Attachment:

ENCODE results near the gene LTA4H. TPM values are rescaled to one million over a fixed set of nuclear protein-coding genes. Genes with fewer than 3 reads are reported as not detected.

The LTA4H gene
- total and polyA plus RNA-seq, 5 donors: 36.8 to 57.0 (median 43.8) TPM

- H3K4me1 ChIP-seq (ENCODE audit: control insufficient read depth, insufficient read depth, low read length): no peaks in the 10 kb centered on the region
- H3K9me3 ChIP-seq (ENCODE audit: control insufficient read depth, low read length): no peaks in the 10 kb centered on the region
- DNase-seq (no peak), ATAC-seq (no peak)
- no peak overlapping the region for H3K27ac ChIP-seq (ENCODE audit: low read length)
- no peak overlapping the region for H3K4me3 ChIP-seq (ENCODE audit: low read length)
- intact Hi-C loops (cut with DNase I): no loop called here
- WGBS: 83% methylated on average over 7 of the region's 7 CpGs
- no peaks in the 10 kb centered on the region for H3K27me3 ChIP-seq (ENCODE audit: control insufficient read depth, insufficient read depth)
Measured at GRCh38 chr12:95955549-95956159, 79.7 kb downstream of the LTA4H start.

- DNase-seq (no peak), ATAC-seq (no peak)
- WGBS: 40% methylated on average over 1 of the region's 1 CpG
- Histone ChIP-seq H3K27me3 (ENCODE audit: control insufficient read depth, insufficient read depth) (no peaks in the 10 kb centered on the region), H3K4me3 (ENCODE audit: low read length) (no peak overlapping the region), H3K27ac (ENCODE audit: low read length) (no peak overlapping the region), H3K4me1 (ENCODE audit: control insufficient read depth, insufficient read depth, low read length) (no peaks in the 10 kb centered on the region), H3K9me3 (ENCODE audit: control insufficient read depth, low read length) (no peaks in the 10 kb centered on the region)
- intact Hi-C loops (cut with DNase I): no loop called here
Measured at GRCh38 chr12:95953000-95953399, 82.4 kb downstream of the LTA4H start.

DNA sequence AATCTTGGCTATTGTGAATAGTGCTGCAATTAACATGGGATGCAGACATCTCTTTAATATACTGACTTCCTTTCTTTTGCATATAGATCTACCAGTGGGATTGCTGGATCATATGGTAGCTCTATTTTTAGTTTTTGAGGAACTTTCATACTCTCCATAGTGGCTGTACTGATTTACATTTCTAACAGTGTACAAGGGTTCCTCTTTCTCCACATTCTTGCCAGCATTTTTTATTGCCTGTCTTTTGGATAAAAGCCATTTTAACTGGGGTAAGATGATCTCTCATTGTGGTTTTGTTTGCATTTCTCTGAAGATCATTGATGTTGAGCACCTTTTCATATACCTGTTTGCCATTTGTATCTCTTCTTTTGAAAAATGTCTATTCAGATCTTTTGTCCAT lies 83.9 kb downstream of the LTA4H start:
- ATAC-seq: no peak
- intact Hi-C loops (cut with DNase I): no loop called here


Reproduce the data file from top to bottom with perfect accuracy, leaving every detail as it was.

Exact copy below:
ENCODE results near the gene LTA4H. TPM values are rescaled to one million over a fixed set of nuclear protein-coding genes. Genes with fewer than 3 reads are reported as not detected.

The LTA4H gene
- total and polyA plus RNA-seq, 5 donors: 36.8 to 57.0 (median 43.8) TPM

- H3K4me1 ChIP-seq (ENCODE audit: control insufficient read depth, insufficient read depth, low read length): no peaks in the 10 kb centered on the region
- H3K9me3 ChIP-seq (ENCODE audit: control insufficient read depth, low read length): no peaks in the 10 kb centered on the region
- DNase-seq (no peak), ATAC-seq (no peak)
- no peak overlapping the region for H3K27ac ChIP-seq (ENCODE audit: low read length)
- no peak overlapping the region for H3K4me3 ChIP-seq (ENCODE audit: low read length)
- intact Hi-C loops (cut with DNase I): no loop called here
- WGBS: 83% methylated on average over 7 of the region's 7 CpGs
- no peaks in the 10 kb centered on the region for H3K27me3 ChIP-seq (ENCODE audit: control insufficient read depth, insufficient read depth)
Measured at GRCh38 chr12:95955549-95956159, 79.7 kb downstream of the LTA4H start.

- DNase-seq (no peak), ATAC-seq (no peak)
- WGBS: 40% methylated on average over 1 of the region's 1 CpG
- Histone ChIP-seq H3K27me3 (ENCODE audit: control insufficient read depth, insufficient read depth) (no peaks in the 10 kb centered on the region), H3K4me3 (ENCODE audit: low read length) (no peak overlapping the region), H3K27ac (ENCODE audit: low read length) (no peak overlapping the region), H3K4me1 (ENCODE audit: control insufficient read depth, insufficient read depth, low read length) (no peaks in the 10 kb centered on the region), H3K9me3 (ENCODE audit: control insufficient read depth, low read length) (no peaks in the 10 kb centered on the region)
- intact Hi-C loops (cut with DNase I): no loop called here
Measured at GRCh38 chr12:95953000-95953399, 82.4 kb downstream of the LTA4H start.

DNA sequence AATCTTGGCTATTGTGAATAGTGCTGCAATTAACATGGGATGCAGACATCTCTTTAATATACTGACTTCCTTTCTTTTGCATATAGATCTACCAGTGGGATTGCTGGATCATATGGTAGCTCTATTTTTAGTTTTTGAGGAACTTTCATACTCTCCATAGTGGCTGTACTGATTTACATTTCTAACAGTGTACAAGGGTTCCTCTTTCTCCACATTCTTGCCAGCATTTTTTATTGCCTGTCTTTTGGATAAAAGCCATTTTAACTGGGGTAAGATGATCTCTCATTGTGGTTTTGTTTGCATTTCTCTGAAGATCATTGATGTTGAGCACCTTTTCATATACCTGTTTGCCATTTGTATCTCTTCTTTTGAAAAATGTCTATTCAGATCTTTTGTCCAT lies 83.9 kb downstream of the LTA4H start:
- ATAC-seq: no peak
- intact Hi-C loops (cut with DNase I): no loop called here